With such a wide-angle lens offering an f/2.8 maximum aperture, the front element is bulbous and features a permanent lens hood to help control flare, so you’ll need to use large 150mm filters (ND grads) once the connector for the lens has been created by filter manufacturers. This size filter is much more hassle than 100mm filters.
However, on the lens mount, there’s a sheet-type filter holder for NDs and color correction filters, so they don’t have to be mounted in a filter holder on the front of the lens. A cutting template is supplied so you can create your own filters for rear mounting, although at some point it’s likely that some filter manufacturers or even Sony itself will produce sheet filters specifically for the lens.
With the 12-24mm, you need to be shooting with a full-frame E-mount camera such as the Sony Alpha A9 II or Sony A7R IV to take full advantage of what it has to offer; you could use the lens with an APS-C E-mount camera such as the Sony A6600, but this combination would have an equivalent focal range of 24-48mm, which would negate the whole point of investing in an ultra wide-angle lens of this kind.
Performance and image quality
- Minimal distortion at 12mm
- Fast and quiet autofocus
- Four XD linear motors
With any lens boasting the features of the 12-24mm f/2.8, not to mention its professional price tag, expectations will always be high, but this lens certainly doesn’t disappoint.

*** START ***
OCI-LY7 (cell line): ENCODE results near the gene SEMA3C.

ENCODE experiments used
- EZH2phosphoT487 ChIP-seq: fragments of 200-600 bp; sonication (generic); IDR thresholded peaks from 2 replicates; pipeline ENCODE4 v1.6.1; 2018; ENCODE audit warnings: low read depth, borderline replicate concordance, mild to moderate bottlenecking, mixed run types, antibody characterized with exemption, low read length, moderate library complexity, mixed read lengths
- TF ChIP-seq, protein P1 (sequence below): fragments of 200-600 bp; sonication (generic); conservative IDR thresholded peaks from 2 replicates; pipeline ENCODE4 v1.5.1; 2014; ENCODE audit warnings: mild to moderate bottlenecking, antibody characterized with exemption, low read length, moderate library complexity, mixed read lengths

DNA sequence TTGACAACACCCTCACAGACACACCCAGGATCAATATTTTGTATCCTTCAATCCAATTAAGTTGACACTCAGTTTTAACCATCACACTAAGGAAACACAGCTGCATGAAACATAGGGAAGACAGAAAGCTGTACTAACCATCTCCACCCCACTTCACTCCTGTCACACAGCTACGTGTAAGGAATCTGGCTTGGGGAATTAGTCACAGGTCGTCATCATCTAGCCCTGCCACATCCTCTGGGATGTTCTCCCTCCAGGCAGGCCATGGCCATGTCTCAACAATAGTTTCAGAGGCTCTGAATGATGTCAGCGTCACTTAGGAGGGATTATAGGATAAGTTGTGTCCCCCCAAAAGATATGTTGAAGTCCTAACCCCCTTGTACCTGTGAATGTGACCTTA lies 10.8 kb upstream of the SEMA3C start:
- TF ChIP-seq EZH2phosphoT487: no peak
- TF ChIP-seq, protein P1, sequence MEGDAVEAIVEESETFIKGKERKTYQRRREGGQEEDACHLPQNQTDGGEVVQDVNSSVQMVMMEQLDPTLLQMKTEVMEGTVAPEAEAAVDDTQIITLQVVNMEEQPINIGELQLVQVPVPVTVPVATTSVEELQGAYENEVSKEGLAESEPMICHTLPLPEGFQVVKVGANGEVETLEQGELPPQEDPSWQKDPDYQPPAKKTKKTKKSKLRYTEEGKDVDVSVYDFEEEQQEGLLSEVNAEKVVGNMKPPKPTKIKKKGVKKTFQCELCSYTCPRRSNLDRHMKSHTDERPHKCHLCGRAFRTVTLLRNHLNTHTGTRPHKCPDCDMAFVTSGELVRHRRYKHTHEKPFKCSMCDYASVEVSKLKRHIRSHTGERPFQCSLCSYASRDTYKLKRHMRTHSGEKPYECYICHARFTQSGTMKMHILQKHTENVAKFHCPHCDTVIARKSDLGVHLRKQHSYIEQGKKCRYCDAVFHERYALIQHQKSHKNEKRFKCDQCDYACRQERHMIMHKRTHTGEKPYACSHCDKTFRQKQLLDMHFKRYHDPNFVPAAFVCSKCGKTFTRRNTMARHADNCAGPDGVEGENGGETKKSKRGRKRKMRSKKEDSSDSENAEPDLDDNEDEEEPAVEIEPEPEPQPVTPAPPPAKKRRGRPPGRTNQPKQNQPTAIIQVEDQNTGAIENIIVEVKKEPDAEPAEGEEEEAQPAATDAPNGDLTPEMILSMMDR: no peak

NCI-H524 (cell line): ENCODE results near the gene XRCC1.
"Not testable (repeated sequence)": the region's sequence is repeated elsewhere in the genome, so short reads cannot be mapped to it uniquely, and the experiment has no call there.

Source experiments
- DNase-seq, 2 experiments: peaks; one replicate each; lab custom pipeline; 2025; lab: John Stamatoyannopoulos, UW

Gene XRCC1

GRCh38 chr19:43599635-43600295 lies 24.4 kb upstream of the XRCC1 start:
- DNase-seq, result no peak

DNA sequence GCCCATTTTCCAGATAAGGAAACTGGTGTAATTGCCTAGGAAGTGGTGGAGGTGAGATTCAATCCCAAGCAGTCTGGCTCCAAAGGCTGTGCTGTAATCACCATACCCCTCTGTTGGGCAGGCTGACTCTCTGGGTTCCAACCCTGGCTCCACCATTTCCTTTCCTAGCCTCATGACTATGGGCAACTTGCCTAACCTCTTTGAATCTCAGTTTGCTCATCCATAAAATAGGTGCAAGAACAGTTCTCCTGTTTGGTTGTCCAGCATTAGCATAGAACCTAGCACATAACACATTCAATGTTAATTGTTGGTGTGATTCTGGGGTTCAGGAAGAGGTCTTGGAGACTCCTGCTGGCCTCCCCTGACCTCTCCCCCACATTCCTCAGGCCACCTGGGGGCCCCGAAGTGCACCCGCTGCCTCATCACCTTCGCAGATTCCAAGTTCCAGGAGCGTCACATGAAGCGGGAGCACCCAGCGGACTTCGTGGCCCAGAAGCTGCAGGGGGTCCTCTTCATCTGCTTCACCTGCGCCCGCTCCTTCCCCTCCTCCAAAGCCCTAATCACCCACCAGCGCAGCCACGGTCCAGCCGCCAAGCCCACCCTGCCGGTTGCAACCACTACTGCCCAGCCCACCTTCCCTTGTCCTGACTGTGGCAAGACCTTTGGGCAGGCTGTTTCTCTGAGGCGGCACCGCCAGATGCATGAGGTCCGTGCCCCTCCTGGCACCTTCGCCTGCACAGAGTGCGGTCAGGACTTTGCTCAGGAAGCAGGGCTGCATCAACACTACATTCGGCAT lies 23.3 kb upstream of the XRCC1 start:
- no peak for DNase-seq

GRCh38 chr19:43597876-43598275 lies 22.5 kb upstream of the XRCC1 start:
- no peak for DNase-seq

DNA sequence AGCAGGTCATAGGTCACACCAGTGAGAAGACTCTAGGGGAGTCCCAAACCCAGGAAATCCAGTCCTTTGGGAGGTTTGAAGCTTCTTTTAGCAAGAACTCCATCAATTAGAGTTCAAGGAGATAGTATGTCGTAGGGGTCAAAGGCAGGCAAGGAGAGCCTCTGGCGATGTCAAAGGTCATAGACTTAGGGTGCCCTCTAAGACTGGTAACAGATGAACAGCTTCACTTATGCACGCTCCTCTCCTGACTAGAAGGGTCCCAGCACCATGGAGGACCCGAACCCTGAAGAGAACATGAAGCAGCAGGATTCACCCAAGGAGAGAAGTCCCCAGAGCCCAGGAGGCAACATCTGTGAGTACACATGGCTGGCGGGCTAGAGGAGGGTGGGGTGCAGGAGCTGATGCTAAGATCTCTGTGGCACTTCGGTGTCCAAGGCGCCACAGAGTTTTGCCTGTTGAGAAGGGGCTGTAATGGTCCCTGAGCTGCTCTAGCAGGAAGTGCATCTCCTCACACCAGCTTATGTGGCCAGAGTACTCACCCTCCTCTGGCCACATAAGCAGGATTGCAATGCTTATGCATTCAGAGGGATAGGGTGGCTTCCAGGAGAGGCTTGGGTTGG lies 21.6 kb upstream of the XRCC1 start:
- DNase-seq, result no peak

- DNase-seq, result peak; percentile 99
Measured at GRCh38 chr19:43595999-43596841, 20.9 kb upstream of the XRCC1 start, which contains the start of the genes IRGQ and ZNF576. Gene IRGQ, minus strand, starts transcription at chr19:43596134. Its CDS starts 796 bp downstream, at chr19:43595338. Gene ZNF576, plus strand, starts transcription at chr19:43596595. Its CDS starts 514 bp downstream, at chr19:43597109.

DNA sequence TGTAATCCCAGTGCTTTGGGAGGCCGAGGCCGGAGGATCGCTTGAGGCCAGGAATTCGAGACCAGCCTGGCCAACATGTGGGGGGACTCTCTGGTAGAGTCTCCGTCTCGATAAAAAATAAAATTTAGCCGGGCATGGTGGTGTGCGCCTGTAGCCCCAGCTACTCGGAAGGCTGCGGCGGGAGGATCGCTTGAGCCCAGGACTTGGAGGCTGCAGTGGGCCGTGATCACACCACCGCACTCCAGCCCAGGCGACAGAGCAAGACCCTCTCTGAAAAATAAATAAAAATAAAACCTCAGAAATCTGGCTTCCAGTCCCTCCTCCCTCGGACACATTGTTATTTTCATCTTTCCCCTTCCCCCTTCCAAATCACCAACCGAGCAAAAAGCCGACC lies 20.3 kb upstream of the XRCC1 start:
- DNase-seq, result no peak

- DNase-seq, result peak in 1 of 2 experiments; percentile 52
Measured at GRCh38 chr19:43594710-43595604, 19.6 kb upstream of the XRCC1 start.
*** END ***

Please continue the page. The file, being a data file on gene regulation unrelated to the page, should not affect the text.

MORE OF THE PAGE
In terms of performance, autofocus is driven by four XD linear motors for fast and near-silent AF that provides fast subject tracking and shooting speeds of up to 20fps using Sony’s A9 cameras. Focusing is internal, like the zoom, so the front element remains fixed at all times.
In terms of image quality, be prepared to be blown away. Distortion is minimal at 12mm and only actually visible when shooting subjects like a wall close up. But with slightly wider scenes you’d be hard-pressed to identify any distortion whatsoever.
The combination of 17 lens elements in 14 groups has worked nothing short of lens-based miracles. Plus, the Nano AR Coating II is effective in reducing problems such as flare and reflections that can be a challenge with wide-angle lenses featuring a bulbous front element.